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Welcome to Yorkshire had 'spend now, worry later' culture

The new chairman of Welcome to Yorkshire says the tourism agency previously operated under a culture of "spend now, worry about it later".

Peter Box
BBC

Peter Box released two reports this afternoon - one looking into the organisation's finances, and another at its future.

One, dated 29 August, said without a £500,000 loan from North Yorkshire County Council and another £1m investment "Welcome to Yorkshire will run out of cash by November at the latest".

The second revealed, among other matters, it spent £250,000 on its display at this year's Chelsea Flower Show - more than three times the £80,000 it had budgeted.

Former chief executive Sir Gary Verity resigned in March on health grounds, but later faced complaints about his behaviour and expenses.

It’s clear to me, from reading both reports that governance and strategic oversight of the operations have been largely absent. Financial planning was not robust enough which led to a culture of spend now, worry about it later."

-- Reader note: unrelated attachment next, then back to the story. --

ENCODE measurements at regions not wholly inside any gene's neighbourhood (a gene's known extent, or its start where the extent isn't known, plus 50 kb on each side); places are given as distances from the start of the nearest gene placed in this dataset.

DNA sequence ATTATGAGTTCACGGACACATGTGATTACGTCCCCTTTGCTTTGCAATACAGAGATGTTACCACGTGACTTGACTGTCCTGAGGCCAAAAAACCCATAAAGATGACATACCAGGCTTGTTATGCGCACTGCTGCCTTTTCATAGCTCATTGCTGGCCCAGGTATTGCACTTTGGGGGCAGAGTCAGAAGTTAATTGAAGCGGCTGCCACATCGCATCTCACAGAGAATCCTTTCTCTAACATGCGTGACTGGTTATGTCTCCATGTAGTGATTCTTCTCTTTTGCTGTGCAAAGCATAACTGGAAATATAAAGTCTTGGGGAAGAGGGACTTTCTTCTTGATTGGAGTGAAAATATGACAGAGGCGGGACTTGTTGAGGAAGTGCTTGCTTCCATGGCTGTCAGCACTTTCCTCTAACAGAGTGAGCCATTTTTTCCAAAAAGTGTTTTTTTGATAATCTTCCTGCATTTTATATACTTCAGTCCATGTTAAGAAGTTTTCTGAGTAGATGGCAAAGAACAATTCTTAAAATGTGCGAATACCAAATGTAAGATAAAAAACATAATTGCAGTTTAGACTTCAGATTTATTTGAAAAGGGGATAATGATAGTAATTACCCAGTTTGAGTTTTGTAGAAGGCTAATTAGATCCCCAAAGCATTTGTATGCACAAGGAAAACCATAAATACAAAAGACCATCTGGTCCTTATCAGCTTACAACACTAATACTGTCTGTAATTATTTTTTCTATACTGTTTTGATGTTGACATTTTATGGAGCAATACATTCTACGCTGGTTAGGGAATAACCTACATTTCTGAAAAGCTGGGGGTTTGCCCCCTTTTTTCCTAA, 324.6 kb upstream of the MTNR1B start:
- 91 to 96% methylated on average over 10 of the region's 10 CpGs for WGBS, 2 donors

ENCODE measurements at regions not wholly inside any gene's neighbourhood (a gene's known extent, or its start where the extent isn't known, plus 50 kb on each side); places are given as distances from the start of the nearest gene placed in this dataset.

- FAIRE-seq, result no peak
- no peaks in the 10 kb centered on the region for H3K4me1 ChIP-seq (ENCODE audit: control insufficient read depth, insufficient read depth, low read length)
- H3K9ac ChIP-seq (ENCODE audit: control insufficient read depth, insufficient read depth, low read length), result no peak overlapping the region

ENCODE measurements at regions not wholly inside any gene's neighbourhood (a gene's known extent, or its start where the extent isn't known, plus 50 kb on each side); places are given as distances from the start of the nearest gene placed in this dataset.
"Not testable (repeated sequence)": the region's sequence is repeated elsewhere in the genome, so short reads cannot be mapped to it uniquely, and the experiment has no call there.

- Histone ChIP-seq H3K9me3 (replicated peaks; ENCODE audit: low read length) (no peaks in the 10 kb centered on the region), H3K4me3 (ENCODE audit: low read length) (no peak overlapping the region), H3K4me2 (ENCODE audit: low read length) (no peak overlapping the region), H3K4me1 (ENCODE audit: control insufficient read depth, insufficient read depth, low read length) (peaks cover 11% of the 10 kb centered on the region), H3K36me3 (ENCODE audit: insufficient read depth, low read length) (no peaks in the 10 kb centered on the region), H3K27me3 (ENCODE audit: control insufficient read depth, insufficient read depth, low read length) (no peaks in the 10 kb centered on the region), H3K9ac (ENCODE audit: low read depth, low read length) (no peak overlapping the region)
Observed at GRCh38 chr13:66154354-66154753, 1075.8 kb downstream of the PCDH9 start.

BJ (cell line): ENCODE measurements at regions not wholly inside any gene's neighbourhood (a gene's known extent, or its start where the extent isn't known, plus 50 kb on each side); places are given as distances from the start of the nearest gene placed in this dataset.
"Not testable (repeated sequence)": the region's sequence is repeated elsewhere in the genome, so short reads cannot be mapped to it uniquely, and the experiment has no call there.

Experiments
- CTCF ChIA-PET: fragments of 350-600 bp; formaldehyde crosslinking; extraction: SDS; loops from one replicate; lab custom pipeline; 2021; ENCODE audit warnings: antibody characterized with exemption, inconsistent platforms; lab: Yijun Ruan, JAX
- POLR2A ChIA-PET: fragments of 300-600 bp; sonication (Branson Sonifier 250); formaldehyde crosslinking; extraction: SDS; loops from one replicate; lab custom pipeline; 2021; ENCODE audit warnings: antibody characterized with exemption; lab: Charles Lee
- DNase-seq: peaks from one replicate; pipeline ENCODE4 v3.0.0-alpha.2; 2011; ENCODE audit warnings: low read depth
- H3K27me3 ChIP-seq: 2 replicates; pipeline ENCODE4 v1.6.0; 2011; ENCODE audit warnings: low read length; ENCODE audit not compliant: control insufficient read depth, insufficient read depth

Peter BoxWelcome to Yorkshire chairman

Yorkshire river £5m scheme to go back to the wild

What's thought to be the biggest river rewilding scheme in the north of England is under way on the River Derwent.

River Derwent at Elvington
BBC

The 100-mile long river, which flows from Fylingdales Moor on the North York Moors, to the River Ouse about 20 miles south of York, marks the boundary of the East Riding for more than 20 miles.

The Environment Agency's £5m programme will see weirs and locks modified so trout and salmon can migrate up the river more easily.

Non-native plants will also be removed in a bid to help stop riverbanks eroding.

The project is expected to take five years to complete.

Campaigners' court action over historic hall's conversion

Local Democracy Reporting Service

Campaigners battling to stop an historic hall in North Yorkshire from being transformed into a children’s holiday centre have launched a legal challenge at the Court of Appeal.

Newby Wiske Hall
Geograph/Chris Heaton

Newby Wiske Action Group has lodged the legal action over Hambleton District Council’s decision to approve plans to convert Newby Wiske Hall, a Grade II-listed building.

The former North Yorkshire Police headquarters is to be turned into a centre with 550 guest beds and staff accommodation.

The move comes just days after campaigners were refused permission at the High Court for a judicial review of the authority’s decision and costs were awarded in favour of the council.

The 17th Century hall was opened as a district police training centre in 1954, with the original grounds transformed into playing fields by prisoners from Northallerton jail.

It was transferred to North Yorkshire Police in 1976 as the new Force Headquarters and sold in early 2017 to children’s holiday company PGL.

The council says the decision to grant approval for the Newby Wiske site was made after careful consideration of all factors.